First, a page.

The partnership was formed out of discussions around the need for a screener, used to determine which students may be struggling in a particular topic, across their 100 plus districts and, charter organizations.  MAP Growth (an interim assessment. which can measure academic growth and predicts performance on the annual STAAR state assessments) was selected, in part, due to its reliability and validity.  The rich data provided by MAP Growth allows districts to streamline their assessment programs, saving valuable time for instruction. Currently, this new integration is available to all ESC 7 districts who use NWEA MAP Growth assessments.

“We’re excited to have MAP Growth available for ESC 7 districts.  Our partnership will provide timely access to reliable data,” said Raquel Hamons, Senior Account Executive at NWEA serving Region 7. “We know there will be better outcomes for students when educators ground their decisions in high quality data and implement them with fidelity.”…Read More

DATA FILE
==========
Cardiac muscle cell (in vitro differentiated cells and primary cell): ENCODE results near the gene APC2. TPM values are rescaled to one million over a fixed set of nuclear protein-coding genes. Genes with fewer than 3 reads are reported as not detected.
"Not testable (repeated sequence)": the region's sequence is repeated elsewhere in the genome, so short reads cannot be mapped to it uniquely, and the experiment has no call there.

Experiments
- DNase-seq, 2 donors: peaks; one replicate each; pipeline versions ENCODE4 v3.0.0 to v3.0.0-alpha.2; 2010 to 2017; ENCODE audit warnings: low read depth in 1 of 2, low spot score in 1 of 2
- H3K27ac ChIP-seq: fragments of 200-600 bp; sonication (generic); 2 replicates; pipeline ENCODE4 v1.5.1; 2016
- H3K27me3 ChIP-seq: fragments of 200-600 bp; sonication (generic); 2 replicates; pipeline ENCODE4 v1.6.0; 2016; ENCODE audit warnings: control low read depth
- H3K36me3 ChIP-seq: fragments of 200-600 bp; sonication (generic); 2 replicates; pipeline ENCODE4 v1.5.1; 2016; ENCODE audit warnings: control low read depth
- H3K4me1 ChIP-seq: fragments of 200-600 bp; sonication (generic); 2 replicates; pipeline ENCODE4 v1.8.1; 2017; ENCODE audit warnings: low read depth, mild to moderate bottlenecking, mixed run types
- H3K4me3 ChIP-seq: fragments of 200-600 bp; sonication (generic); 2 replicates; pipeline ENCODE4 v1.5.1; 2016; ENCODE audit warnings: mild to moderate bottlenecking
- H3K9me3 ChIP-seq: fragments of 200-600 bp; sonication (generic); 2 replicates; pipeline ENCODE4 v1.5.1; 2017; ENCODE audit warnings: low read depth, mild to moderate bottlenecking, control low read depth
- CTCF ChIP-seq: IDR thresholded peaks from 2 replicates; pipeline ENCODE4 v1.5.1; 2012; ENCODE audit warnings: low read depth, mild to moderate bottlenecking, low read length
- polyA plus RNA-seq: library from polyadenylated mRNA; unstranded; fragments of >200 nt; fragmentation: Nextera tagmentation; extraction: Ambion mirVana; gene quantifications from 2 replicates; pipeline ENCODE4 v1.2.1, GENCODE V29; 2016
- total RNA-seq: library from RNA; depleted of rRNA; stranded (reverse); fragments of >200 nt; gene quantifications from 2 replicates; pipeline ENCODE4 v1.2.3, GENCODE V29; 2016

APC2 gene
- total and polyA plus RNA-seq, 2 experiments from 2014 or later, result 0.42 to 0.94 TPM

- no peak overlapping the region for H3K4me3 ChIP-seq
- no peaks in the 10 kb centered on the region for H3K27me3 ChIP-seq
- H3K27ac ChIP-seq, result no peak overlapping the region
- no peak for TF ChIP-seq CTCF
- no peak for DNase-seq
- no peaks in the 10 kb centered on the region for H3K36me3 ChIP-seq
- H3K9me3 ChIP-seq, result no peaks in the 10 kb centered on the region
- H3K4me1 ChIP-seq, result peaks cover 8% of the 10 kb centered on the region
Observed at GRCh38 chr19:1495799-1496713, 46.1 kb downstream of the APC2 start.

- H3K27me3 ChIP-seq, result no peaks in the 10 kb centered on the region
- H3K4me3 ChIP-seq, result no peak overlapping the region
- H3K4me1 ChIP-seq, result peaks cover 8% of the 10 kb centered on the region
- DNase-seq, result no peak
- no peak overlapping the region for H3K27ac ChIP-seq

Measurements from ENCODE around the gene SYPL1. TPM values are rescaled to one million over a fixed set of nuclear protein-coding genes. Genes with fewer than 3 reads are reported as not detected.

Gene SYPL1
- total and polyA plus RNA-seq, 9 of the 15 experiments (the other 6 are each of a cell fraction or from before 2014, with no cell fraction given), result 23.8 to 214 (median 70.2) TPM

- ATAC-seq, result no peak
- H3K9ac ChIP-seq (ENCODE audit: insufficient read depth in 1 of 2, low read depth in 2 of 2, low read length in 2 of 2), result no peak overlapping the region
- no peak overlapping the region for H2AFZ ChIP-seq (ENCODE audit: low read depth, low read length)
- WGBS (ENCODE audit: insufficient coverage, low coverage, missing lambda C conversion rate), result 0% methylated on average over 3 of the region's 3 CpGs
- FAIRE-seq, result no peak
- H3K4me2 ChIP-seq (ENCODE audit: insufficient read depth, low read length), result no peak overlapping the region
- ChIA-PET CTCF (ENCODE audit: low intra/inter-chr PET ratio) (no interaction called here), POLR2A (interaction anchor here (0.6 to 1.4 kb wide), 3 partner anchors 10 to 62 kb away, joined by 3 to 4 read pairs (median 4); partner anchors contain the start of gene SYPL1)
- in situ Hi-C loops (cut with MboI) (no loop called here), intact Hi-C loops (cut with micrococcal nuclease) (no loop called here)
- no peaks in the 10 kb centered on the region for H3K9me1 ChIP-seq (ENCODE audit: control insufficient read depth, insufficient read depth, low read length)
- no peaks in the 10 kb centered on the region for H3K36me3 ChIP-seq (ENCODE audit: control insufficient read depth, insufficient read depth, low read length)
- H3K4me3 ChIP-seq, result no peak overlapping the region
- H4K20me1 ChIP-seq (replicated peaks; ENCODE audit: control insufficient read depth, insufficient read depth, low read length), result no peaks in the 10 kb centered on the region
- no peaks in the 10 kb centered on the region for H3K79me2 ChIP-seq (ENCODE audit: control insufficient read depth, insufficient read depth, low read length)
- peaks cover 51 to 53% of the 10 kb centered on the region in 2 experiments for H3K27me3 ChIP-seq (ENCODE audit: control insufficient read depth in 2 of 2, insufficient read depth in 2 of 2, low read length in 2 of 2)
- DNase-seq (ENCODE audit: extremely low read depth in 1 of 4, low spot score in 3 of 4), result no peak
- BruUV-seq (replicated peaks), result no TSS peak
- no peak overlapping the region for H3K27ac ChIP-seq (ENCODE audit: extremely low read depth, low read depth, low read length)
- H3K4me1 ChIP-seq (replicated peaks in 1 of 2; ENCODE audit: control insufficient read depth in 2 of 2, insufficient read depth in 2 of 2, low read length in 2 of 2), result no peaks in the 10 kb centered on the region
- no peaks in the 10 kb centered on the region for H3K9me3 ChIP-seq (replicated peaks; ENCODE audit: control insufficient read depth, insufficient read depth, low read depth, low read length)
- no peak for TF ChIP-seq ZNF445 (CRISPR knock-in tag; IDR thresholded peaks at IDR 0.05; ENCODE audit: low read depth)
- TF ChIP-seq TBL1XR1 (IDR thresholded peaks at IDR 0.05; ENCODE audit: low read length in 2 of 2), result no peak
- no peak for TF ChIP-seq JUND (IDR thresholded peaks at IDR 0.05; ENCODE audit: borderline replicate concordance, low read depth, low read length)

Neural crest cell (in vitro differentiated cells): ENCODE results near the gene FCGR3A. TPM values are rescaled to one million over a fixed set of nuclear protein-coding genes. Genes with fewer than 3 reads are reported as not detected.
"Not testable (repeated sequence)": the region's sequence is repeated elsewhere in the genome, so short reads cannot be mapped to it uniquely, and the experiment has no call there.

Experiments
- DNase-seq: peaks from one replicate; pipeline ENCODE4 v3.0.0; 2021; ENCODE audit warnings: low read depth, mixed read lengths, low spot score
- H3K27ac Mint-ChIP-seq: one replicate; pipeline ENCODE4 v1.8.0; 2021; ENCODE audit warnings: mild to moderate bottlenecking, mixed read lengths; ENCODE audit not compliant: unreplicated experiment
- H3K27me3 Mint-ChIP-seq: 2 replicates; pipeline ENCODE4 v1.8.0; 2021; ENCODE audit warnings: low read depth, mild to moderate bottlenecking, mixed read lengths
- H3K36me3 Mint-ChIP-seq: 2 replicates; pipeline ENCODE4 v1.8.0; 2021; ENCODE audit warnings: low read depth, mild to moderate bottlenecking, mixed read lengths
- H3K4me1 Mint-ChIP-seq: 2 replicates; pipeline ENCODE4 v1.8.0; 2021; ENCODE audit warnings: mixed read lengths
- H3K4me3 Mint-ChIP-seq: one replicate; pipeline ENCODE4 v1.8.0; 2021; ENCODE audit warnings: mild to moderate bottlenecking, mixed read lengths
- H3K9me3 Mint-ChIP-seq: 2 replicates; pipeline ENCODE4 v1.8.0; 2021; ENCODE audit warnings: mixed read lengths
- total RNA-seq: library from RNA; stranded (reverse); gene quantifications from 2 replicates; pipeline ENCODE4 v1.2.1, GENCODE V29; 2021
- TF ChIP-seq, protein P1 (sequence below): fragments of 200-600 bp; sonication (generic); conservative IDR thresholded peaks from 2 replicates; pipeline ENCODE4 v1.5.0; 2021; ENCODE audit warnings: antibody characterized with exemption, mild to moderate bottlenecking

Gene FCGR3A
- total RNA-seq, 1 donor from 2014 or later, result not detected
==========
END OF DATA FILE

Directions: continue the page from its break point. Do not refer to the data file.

Latest NWEA Research Shows K12 Educational Gaps Still Wide, but Show Signs of Stabilizing

PORTLAND, Ore., Dec. 22, 2021 /PRNewswire/ —  NWEA — a not-for-profit, research and educational services provider serving K-12 students — today released  new research that illustrates the scale and disproportionate nature of the disruption in student learning resulting from the COVID-19 pandemic. The research,  Learning during COVID-19: An update on student achievement and growth at the start of the 2021-22 school year, is the third in a series of research briefs by NWEA focused on understanding how the pandemic has affected student reading and mathematics outcomes.